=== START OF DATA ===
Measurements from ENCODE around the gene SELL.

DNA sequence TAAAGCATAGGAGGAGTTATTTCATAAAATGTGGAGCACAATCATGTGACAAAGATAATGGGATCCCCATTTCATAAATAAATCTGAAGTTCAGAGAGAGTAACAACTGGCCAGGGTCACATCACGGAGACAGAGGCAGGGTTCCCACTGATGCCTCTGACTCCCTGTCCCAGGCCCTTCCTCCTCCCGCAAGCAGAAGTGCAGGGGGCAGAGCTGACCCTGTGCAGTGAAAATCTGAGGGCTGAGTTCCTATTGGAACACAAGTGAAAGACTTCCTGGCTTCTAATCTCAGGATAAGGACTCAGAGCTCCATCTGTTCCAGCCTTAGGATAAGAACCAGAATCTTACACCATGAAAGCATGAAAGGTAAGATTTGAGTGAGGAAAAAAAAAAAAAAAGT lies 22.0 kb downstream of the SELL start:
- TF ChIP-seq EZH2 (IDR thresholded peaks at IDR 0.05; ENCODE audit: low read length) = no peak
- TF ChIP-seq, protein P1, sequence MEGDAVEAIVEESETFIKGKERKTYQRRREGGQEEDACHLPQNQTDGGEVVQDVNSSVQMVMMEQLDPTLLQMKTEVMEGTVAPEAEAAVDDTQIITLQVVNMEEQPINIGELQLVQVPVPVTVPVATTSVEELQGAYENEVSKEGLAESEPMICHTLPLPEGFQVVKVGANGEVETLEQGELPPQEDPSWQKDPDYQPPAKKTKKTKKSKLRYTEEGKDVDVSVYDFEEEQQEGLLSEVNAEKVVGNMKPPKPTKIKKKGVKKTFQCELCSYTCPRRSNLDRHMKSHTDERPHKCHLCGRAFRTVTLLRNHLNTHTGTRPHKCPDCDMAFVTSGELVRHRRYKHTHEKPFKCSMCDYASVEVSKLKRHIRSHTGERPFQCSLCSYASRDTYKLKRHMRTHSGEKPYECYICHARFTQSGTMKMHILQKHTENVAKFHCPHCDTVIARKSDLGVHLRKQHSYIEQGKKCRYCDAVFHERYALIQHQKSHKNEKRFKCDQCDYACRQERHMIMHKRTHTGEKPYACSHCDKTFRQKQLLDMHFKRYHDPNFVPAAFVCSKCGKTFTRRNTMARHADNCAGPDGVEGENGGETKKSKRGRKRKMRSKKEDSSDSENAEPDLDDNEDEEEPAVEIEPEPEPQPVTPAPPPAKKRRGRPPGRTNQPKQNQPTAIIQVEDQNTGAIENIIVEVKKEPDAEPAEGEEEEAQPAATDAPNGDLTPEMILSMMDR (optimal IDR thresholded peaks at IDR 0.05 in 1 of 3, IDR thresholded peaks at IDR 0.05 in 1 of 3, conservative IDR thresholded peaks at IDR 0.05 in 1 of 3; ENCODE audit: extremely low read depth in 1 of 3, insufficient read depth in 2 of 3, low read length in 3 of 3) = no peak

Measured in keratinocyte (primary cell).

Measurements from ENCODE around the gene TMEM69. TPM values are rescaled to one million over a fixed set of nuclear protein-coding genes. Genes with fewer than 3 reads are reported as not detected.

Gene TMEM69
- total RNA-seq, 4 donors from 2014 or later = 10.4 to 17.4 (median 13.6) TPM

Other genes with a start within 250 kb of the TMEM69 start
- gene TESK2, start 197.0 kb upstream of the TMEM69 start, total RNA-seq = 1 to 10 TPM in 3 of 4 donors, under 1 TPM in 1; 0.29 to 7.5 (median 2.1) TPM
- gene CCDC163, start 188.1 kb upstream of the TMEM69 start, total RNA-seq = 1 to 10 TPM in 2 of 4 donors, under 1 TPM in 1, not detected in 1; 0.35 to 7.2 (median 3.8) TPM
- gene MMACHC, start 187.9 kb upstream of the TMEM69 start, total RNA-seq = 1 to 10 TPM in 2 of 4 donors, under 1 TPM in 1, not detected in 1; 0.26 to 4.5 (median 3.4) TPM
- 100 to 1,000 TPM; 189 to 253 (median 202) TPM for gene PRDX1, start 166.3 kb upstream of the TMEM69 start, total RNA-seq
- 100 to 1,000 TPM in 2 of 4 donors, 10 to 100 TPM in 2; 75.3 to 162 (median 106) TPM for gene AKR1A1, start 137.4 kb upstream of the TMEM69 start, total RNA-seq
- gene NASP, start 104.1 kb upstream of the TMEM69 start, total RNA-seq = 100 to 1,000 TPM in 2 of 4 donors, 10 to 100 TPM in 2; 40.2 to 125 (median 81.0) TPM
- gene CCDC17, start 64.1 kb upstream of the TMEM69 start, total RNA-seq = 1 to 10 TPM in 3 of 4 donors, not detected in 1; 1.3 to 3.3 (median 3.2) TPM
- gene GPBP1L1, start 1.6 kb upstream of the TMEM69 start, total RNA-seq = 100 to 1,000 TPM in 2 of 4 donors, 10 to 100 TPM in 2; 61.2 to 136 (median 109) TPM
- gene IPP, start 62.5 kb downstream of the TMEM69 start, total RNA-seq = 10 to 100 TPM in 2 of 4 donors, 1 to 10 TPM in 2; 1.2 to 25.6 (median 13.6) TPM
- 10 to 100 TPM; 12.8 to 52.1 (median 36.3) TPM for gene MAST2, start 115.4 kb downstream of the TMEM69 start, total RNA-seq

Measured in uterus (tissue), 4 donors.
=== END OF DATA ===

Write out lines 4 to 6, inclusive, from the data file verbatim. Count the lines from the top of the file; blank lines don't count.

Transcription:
- TF ChIP-seq, protein P1, sequence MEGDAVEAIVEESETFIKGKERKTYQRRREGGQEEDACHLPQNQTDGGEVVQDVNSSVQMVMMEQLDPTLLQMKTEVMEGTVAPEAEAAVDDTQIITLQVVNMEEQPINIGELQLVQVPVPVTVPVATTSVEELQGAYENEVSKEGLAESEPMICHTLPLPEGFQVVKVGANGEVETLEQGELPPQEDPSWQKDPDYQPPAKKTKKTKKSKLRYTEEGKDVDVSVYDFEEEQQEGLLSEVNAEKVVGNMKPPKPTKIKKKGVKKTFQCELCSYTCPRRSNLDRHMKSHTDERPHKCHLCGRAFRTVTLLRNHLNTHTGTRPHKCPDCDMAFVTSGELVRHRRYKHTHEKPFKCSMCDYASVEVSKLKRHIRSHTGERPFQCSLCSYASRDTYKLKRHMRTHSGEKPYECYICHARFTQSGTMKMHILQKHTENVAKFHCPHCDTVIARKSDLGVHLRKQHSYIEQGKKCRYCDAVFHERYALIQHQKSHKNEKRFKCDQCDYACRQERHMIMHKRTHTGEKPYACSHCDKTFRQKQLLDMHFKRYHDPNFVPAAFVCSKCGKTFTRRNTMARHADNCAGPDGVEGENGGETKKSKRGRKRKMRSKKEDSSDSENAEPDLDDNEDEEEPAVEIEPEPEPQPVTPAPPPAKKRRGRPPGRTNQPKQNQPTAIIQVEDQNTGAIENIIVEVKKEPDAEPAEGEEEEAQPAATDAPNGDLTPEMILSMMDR (optimal IDR thresholded peaks at IDR 0.05 in 1 of 3, IDR thresholded peaks at IDR 0.05 in 1 of 3, conservative IDR thresholded peaks at IDR 0.05 in 1 of 3; ENCODE audit: extremely low read depth in 1 of 3, insufficient read depth in 2 of 3, low read length in 3 of 3) = no peak

Measured in keratinocyte (primary cell).

Measurements from ENCODE around the gene TMEM69. TPM values are rescaled to one million over a fixed set of nuclear protein-coding genes. Genes with fewer than 3 reads are reported as not detected.